Fostering competition in the Internet services market

We set wholesale rates to facilitate greater competition between Internet service providers and to promote innovative broadband services and affordable prices. Canadians can choose to buy Internet services from independent service providers or from large cable or telephone companies available in their community. In most areas of Canada, there are enough companies to ensure competition, innovation and options for retail Internet services. As a result, the CRTC does not regulate retail Internet service prices, except in Northwestel’s operating territory.

When we determined that there was limited competition for certain residential and business Internet services in Canada’s North, we decided to regulate, on an exceptional basis, Northwestel’s rates for these services.

Regulating wholesale broadband services

To foster greater competition, the CRTC requires that large companies sell access to their networks under specific rates, terms and conditions. Service providers use this access, with their own networks, to offer Internet and other services to their own retail customers. In other words, independent service providers are wholesale customers of large cable and telephone companies.

We set the rates that telephone and cable companies may charge their wholesale clients. The rates are based on the costs that the large cable and telephone companies incur to provide the wholesale service, and include a reasonable markup.

We have set the final rates for one type of wholesale service available to independent service providers known as the aggregated wholesale high-speed access service.

We are now working to implement a new regime known as the disaggregated wholesale high-speed access service that will enable competitors to access the large companies’ fibre-to-the-home facilities and offer their customers faster Internet speeds. In turn, this new wholesale model will better support sustainable competition and will provide benefits to Canadians, such as better prices and innovative broadband services.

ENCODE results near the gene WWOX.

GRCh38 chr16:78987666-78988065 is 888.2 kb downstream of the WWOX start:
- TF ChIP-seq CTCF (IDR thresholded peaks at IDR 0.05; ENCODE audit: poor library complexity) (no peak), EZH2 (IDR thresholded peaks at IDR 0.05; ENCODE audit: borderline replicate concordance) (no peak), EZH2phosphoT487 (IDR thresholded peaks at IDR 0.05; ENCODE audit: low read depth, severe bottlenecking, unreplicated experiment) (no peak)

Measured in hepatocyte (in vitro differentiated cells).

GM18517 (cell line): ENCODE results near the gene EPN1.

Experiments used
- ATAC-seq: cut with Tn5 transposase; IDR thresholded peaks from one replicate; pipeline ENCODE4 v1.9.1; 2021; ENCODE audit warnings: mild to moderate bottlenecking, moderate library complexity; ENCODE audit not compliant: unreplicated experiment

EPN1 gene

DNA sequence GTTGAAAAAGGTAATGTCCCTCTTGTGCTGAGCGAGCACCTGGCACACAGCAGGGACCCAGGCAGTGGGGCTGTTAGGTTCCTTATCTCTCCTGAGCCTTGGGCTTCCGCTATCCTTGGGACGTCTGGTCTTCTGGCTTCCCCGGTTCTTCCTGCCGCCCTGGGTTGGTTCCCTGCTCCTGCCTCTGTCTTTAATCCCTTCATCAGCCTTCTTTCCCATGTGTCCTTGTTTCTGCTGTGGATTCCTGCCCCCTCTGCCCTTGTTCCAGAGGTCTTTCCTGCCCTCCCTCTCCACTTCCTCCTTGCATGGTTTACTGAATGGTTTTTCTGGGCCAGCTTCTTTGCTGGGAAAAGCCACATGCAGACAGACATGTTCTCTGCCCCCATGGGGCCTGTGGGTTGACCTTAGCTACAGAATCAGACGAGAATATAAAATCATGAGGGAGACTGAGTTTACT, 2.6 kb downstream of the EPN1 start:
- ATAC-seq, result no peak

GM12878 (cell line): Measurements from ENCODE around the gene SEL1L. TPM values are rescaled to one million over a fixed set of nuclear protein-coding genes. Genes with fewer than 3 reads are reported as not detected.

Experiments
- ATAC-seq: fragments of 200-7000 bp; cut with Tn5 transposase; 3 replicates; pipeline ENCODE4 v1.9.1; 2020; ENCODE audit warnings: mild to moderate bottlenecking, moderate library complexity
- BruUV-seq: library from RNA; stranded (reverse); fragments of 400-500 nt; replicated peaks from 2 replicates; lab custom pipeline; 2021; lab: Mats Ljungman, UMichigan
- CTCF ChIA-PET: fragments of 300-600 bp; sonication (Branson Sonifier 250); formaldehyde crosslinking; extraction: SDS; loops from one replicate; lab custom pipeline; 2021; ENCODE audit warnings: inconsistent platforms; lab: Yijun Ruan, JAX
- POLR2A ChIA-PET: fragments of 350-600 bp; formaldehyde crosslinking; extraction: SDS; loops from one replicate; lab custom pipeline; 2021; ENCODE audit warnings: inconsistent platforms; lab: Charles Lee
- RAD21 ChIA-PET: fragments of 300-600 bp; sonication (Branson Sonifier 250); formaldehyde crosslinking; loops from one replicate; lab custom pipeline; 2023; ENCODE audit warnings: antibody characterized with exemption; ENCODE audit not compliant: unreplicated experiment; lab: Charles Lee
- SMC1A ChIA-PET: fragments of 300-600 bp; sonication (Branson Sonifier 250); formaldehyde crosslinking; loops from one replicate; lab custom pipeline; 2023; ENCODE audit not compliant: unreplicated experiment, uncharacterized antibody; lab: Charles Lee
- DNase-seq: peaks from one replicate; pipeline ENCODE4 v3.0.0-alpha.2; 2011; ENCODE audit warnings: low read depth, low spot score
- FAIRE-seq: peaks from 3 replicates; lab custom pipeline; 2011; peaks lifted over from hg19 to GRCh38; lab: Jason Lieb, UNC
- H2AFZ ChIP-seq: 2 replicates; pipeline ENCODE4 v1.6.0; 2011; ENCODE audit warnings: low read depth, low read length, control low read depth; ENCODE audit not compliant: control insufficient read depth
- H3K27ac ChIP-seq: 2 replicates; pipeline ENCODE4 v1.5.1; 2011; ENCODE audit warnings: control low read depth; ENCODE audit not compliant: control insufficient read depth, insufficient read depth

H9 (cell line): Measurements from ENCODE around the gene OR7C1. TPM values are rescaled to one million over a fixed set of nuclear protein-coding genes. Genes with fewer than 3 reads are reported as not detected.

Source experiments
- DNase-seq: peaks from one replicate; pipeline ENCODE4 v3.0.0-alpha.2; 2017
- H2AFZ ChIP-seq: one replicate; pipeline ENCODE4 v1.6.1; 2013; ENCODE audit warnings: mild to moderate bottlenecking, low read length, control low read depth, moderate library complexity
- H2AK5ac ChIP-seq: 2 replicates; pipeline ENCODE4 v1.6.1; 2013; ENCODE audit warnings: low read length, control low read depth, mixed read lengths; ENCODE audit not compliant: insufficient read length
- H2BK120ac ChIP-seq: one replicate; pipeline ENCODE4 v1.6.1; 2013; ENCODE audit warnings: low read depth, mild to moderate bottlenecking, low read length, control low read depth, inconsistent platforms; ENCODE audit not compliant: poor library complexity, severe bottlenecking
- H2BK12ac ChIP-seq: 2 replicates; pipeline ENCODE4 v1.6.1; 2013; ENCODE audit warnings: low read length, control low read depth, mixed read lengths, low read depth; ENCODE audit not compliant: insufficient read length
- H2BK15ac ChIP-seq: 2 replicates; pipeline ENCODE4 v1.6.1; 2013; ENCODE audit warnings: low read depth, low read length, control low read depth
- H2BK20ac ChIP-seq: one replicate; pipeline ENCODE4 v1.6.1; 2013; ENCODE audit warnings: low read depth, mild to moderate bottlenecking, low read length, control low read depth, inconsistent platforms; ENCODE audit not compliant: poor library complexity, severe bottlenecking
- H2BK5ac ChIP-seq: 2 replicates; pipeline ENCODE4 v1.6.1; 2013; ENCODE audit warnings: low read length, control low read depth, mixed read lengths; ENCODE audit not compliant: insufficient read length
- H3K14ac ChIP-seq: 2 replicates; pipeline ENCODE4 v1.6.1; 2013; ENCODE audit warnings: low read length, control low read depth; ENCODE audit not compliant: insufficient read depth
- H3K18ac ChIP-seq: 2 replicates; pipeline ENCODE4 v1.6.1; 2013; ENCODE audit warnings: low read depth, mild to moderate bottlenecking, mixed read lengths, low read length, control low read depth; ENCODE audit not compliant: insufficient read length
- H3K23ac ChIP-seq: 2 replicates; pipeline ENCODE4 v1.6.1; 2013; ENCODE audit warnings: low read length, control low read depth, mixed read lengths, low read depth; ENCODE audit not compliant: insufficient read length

Types of wholesale broadband services

There are two types of wholesale broadband services available to competitors, which they can use to access the large companies’ high-speed networks: the aggregated service and the disaggregated service.

Aggregated service

  • Available across Canada.
  • Provides access to fibre-to-the-node (FTTN) but not fibre-to-the-home (FTTH)*.
  • Competitors connect their network to a smaller number of points in the large companies’ networks.
  • Competitors have to rely almost entirely on the large companies’ network.
  • Generally higher costs to transport large amounts of traffic over the large companies’ networks.
  • Service is no longer mandated by the CRTC.

Disaggregated service

  • Currently available only in Ontario and Quebec.
  • Provides access to both FTTN and FTTH (which allows competitors to provide higher speeds to their customers).
  • Competitors connect to many points in the large companies’ networks.
  • Competitors have more flexibility in how they access the large companies’ networks, and therefore more control over the services they offer.
  • Competitors can choose how they want to transport traffic (lease facilities from large companies, purchase their own facilities, etc.).
  • Service is mandated by the CRTC.

*For FTTN, a telephone company connects to an end-customer through fibre and copper facilities, and a cable company connects through both fibre and a coaxial facilities. For FTTH, fibre is extended all the way to the end-customer.

Why is the distinction between aggregated and disaggregated services important?

The industry is transitioning from the existing aggregated model to the disaggregated model. This disaggregated model will encourage more competition by giving competitors more control over the services they offer Canadians and encourage them to invest in their networks.

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